Sasco ‘will shut down campuses’ to rally against racism

2014-08-12 16:42

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South Africans of all walks of life need to rally against racism at universities, the South African Students Congress (Sasco) has said.

“We are not only talking about students, but our sisters and brothers, mothers and fathers, and all people living in this country. The so-called blackface incident, where two white students depict themselves as black domestic [workers], is an insult to black people,” Sasco president Ntuthuko Makhombothi said in Johannesburg today.

He was referring to an incident where two white female students were recently photographed in domestic worker outfits with their faces and arms smeared with black paint. The photo was widely published in newspapers and on social networks.

The students’ action was considered racist by many people who commented on social networks with the hashtag #blackface.

“We are seriously considering having a nationwide campaign against racism in our universities, more particularly at the University of Pretoria where this incident took place,” Makhombothi said.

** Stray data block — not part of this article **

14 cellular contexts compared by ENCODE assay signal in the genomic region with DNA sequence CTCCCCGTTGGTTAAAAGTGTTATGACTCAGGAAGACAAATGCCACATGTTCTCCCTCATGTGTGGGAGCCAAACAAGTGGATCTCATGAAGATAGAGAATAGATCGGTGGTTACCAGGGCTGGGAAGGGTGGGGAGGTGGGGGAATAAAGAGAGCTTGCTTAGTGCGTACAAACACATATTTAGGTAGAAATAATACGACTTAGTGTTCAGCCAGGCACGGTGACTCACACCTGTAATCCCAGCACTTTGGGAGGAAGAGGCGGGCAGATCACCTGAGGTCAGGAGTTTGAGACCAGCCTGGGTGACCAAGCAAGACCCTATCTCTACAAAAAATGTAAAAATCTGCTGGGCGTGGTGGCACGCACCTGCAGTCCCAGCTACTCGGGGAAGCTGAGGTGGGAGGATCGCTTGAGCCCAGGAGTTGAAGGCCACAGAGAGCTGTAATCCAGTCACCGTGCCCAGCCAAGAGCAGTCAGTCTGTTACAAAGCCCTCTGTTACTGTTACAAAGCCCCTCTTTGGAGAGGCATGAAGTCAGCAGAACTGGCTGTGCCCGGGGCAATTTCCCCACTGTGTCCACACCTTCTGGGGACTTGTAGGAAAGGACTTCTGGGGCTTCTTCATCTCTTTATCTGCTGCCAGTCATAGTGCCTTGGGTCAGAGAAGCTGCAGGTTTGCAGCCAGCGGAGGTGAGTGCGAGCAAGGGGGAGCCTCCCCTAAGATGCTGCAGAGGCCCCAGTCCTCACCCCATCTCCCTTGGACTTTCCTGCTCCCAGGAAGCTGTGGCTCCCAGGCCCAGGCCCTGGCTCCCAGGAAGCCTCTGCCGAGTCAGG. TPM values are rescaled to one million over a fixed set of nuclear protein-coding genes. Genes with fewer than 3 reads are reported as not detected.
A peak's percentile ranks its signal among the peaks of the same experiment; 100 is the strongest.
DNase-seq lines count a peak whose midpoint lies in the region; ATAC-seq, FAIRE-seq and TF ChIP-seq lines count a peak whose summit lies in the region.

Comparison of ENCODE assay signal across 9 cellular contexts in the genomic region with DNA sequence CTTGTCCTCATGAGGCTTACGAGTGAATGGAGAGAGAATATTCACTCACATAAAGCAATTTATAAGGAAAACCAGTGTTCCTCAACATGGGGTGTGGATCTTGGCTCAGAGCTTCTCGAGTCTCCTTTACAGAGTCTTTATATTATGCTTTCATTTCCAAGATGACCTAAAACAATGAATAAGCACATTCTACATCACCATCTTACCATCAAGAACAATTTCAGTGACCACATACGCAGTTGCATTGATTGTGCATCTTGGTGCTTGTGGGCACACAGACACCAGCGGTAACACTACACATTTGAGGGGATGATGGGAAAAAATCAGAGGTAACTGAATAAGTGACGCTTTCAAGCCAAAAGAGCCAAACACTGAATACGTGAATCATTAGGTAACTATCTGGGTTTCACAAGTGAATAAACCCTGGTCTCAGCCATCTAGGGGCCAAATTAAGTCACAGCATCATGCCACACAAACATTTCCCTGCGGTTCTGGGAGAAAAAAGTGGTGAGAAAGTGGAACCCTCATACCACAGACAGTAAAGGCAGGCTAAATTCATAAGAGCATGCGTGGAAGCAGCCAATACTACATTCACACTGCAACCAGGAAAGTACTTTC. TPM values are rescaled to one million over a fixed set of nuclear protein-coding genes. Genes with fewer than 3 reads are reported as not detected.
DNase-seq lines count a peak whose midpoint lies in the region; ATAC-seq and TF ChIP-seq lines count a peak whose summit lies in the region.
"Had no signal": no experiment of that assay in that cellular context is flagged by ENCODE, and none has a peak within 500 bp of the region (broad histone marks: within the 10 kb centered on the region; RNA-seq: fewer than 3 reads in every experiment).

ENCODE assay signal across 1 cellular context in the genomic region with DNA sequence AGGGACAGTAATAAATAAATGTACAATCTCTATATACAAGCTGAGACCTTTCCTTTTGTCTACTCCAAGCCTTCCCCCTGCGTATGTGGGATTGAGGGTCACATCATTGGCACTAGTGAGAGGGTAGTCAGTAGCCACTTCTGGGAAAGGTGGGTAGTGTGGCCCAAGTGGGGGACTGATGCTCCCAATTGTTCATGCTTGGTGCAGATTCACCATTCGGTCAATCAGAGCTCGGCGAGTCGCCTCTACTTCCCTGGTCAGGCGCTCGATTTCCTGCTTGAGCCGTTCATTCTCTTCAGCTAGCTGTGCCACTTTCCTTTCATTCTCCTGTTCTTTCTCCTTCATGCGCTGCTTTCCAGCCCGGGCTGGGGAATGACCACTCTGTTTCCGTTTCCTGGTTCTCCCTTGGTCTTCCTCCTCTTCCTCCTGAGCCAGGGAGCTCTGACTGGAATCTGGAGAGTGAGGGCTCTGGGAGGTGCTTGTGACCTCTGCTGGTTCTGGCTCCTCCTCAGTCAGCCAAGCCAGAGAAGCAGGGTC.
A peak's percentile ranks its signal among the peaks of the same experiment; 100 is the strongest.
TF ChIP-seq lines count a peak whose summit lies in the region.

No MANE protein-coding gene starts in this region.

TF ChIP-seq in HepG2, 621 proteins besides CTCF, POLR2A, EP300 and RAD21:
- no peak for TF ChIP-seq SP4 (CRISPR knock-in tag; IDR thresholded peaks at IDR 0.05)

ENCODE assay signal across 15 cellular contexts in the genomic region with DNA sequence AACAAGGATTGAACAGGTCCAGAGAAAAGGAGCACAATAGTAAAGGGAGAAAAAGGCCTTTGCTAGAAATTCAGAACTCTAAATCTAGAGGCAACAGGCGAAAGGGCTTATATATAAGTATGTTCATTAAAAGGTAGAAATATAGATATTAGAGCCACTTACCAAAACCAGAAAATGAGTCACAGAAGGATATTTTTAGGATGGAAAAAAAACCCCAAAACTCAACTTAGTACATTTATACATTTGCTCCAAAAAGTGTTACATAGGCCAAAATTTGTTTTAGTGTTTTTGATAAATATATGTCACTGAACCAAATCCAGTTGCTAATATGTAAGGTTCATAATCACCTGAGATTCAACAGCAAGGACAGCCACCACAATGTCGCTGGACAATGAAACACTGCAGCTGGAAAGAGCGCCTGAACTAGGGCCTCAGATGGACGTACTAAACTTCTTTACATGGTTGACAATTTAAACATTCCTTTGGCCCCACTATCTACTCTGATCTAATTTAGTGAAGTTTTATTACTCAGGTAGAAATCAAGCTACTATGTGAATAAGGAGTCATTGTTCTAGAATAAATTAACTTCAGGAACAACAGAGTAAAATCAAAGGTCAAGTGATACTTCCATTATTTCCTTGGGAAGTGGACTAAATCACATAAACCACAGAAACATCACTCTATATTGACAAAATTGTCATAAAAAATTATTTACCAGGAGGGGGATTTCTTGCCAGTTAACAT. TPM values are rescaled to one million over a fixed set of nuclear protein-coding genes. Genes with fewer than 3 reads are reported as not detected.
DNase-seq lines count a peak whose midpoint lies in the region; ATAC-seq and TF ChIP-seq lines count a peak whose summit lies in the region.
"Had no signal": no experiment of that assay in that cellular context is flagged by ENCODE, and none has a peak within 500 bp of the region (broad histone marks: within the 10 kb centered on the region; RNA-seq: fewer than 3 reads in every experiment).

“We are calling for the permanent expulsion of those two racist students who insulted our black parents in a manner reminiscent of the oppression of Saartjie Baartman.”

Sasco will “shut down all campuses” in the week of September 16 to rally against racism and to demand free education.

The two students, who took the picture at a private 21st birthday party, were temporarily suspended from their residences on Friday, but not from the university itself. A full disciplinary investigation will be held.

The South African Human Rights Commission on Thursday also launched an investigation into the matter.

“The commission has still not received a complaint ... but it decided to launch an investigation on its own initiative,” spokesperson Isaac Mangena said at the time.

Sasco also launched its Free Education One Million Signatures campaign earlier this month. The campaign will culminate in a march to the department of higher education in Pretoria to demand free education from minister Blade Nzimande, Makhombothi said.

He said universities that punished students for fighting for their rights were out of order. He said it was “a backward way of dealing with their concerns”, and gave recent protests at the Medical University of South Africa and the Central University of Technology as examples of this behaviour.

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